Even a simple trip to the ladies’ room at my favorite restaurant turned into a major ordeal when wearing my firearm!
- Where do I put the gun when I have to remove my pants?
- What if I’m wearing a dress?
- What if there’s no hook on the back of the door to put my purse that holds my gun – should I place it on the floor?
- What if I leave my purse at the restaurant table with my husband? Where do I put the gun when I take it off inside the ladies’ room stall?
Do you have ANY idea how many times each day the average woman uses the ladies’ room??? That’s taking the gun off and putting it back on EACH TRIP – increasing the possibility of an accidental discharge, forgetting it on the pedestal above the toilet paper holder, dropping it on a tile floor, and more.
Many of the EDC articles I’d read “for women” involved:
- Thigh holsters that didn’t hold up once you holstered anything heavier than a Ruger LCP.
- Bra holsters that potentially pointed a loaded firearm at an area that I didn’t want to risk shooting (isn’t that one of the 4 basic rules of handling a firearm???)
- Zippered purse holders (“Hang on, Mr. Bad Guy. I know my gun is in here somewhere.”)
- Or worse…were written assuming I’d always wear pants and a bulky jacket to conceal my firearm.
I’m a girly-girl. I’m also a business owner. I prefer wearing a full dress and heels to jeans and a t-shirt. Now I’m hearing that I’ll be forced to choose between either personal protection or expressing my femininity!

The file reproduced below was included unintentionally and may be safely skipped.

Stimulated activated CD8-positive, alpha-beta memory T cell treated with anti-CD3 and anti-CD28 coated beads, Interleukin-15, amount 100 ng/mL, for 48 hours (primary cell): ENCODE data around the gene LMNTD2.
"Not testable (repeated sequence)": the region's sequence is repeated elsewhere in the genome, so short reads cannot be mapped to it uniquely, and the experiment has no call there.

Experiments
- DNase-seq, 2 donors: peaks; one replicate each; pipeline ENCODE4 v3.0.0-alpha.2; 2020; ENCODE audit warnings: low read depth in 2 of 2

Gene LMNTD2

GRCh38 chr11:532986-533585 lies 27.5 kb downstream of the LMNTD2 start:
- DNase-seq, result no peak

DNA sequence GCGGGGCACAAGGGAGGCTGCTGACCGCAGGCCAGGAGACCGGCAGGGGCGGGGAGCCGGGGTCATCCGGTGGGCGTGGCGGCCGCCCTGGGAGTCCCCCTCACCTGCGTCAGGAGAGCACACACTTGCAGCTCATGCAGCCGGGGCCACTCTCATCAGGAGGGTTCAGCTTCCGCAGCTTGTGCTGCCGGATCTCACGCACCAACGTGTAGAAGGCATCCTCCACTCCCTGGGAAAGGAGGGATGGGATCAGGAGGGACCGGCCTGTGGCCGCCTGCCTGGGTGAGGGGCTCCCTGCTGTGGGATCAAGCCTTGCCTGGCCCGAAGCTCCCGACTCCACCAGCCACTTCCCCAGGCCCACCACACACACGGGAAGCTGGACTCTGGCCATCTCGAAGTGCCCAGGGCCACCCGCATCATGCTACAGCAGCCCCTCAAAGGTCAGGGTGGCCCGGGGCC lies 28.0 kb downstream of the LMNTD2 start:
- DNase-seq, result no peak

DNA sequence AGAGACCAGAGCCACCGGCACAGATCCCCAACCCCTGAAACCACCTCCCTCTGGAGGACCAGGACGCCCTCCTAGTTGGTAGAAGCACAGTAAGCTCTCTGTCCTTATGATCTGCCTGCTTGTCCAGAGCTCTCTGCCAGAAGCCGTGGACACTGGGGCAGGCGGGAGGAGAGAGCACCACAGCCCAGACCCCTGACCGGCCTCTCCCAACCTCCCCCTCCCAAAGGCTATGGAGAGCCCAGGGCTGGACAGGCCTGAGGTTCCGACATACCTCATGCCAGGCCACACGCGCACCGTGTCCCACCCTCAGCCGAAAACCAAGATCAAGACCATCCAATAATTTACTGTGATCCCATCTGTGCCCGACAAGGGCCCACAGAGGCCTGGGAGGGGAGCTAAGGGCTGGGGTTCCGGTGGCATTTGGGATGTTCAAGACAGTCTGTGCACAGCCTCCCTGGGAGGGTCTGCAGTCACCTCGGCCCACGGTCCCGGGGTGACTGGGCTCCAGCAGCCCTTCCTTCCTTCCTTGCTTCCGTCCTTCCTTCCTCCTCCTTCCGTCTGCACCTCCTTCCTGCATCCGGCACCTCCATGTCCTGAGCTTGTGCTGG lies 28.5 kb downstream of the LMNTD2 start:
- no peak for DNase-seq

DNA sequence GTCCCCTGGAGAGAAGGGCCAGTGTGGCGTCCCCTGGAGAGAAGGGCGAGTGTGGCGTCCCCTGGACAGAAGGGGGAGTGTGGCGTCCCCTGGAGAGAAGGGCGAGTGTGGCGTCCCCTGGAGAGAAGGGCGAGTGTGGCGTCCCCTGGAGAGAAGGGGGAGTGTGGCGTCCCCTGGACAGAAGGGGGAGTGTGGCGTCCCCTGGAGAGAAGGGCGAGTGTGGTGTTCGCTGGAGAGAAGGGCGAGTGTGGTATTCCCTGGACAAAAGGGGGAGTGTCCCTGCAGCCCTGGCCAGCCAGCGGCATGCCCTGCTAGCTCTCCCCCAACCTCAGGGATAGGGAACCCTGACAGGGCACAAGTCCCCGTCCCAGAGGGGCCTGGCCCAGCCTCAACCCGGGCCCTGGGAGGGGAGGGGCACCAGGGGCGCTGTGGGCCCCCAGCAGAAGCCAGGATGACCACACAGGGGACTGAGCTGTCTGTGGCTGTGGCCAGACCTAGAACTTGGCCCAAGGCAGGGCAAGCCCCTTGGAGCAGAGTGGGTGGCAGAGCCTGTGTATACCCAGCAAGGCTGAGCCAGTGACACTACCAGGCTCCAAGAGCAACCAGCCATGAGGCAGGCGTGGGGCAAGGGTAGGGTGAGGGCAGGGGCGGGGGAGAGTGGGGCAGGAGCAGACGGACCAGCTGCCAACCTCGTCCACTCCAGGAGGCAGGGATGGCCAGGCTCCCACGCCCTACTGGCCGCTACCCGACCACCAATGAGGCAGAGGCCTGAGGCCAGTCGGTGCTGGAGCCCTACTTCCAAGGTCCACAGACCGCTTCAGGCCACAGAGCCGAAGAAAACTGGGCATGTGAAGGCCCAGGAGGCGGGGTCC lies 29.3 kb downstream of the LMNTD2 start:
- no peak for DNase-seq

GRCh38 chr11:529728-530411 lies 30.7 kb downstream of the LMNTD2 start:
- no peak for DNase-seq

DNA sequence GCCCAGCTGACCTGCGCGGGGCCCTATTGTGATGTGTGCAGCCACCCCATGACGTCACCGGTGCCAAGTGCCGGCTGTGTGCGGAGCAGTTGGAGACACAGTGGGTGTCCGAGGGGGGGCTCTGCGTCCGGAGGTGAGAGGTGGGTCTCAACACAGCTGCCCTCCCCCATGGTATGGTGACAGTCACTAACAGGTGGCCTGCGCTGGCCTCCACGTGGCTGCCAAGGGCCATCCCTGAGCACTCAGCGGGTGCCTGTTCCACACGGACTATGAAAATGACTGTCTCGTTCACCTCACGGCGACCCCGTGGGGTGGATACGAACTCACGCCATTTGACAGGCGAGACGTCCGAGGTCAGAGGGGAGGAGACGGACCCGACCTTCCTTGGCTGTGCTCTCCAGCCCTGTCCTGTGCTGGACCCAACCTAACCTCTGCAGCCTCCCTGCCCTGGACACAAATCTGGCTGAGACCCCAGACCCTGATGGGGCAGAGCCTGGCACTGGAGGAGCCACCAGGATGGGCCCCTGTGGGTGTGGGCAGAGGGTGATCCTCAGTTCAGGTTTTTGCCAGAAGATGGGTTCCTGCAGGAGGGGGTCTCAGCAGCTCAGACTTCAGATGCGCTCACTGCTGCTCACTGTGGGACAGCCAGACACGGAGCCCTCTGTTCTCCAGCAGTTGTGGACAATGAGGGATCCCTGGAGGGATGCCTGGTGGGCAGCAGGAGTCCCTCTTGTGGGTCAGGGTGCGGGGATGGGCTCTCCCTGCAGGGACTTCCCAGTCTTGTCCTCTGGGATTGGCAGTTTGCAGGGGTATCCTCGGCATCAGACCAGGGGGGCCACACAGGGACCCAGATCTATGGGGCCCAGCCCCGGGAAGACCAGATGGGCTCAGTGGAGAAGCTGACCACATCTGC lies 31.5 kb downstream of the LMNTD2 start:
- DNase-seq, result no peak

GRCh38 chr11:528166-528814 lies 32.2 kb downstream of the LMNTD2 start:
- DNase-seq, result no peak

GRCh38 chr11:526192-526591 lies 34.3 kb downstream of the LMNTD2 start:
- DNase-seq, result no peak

Just to go clothes shopping while wearing a concealed carry weapon takes a concerted effort!
*I have never forgotten to put my gun back on – I’m far too conscious of it. The point here is that it increases the possibility.
- Form-fitting clothing is impossible with a thigh holster worn on the outside of the thigh. The average passerby can practically read the words “Glock 42” through my dress.
- Any woman with feminine curves can tell you that an inside-the-thigh holster is laughable. To attempt a cross-draw shoulder holster with an ample bosom is more difficult than fitting into the little black dress I’d had my eye on.
- Certain stores with posted “No Firearms Allowed” signs no longer generate revenue from my patronage. I won’t even shop there anymore.
Carrying a firearm as a woman takes serious consideration beyond the responsibility of “only” concealing a gun on my body (that alone is a heavy weight to shoulder).
- Selecting which firearm I’d carry every day,
- Training with the firearm,
- Passing the state-required courses, and
- Obtaining my handgun carry permit